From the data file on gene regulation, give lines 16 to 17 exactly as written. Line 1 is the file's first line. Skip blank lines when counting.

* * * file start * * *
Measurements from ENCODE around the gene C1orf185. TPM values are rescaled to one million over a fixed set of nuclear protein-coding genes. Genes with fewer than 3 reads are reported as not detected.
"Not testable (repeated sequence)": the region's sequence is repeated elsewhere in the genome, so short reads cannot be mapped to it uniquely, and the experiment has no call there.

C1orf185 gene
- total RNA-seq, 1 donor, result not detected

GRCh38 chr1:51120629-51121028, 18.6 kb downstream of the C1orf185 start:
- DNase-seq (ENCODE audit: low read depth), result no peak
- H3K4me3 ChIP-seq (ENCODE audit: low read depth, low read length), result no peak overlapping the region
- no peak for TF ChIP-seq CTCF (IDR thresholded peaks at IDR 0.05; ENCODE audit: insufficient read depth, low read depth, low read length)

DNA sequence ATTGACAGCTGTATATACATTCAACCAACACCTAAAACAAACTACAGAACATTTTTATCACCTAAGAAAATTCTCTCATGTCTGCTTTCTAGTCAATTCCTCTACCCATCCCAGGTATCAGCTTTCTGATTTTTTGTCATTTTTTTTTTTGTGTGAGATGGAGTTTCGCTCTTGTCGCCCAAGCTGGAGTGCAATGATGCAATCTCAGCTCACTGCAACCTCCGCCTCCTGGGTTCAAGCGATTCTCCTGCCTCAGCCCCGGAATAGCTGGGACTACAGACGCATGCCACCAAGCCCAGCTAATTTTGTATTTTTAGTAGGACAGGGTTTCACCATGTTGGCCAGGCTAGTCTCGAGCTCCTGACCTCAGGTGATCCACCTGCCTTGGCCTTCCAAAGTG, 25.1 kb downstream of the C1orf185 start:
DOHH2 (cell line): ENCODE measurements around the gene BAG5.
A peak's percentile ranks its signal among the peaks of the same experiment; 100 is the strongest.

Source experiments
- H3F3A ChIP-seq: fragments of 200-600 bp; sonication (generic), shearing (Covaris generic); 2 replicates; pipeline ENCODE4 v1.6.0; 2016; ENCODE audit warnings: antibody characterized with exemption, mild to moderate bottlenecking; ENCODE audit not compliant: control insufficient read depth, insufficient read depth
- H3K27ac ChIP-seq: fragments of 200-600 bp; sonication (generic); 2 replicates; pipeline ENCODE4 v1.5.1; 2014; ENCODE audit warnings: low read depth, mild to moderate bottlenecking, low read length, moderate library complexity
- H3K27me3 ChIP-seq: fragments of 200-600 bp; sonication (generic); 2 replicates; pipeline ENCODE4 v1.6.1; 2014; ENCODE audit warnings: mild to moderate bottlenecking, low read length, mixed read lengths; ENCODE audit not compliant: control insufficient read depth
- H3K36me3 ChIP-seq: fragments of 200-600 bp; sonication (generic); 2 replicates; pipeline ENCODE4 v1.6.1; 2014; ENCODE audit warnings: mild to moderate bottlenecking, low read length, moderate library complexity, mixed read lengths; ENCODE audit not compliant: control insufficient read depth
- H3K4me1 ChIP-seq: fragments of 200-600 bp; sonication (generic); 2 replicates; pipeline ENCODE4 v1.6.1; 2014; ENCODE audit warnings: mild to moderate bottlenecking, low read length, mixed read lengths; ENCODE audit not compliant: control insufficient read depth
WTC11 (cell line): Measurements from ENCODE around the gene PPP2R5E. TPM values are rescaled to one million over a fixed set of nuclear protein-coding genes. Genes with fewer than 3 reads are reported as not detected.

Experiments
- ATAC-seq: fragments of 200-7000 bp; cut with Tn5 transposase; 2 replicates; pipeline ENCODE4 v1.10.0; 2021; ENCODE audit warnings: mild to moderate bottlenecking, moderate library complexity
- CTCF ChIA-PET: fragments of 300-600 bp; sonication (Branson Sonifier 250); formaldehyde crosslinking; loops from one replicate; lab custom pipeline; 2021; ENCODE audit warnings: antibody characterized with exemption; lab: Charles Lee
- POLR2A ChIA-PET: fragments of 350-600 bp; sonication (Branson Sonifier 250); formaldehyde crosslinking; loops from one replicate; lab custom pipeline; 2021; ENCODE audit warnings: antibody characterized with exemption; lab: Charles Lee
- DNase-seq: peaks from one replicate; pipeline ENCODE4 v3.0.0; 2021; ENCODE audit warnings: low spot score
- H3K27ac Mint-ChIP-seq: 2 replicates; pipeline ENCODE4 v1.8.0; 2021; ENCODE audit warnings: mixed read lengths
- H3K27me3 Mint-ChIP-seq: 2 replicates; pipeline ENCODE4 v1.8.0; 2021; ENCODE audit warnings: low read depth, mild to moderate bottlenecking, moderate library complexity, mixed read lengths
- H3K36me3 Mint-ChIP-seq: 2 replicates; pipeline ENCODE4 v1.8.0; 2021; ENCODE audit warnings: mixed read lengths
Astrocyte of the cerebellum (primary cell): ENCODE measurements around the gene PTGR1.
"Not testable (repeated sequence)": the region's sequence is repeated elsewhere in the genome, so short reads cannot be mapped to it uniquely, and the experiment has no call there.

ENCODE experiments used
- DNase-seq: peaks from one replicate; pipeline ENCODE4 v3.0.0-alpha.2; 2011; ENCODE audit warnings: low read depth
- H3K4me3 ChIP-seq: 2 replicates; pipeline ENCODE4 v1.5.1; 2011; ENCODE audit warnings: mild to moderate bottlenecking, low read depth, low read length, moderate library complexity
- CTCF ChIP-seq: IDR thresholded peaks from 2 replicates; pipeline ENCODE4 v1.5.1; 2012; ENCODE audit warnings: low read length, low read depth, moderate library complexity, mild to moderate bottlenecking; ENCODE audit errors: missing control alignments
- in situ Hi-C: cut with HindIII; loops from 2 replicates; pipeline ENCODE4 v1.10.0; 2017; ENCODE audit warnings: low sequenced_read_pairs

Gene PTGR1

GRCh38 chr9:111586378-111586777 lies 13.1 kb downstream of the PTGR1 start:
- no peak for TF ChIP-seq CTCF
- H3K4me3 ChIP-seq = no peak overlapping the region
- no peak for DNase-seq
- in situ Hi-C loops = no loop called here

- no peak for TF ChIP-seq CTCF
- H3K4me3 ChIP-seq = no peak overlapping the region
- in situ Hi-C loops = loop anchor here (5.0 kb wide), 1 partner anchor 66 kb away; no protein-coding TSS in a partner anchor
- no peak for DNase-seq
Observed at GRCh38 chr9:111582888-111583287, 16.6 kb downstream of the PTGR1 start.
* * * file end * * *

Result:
- H3K36me3 ChIP-seq: fragments of 200-600 bp; sonication (generic); 2 replicates; pipeline ENCODE4 v1.6.1; 2014; ENCODE audit warnings: mild to moderate bottlenecking, low read length, moderate library complexity, mixed read lengths; ENCODE audit not compliant: control insufficient read depth
- H3K4me1 ChIP-seq: fragments of 200-600 bp; sonication (generic); 2 replicates; pipeline ENCODE4 v1.6.1; 2014; ENCODE audit warnings: mild to moderate bottlenecking, low read length, mixed read lengths; ENCODE audit not compliant: control insufficient read depth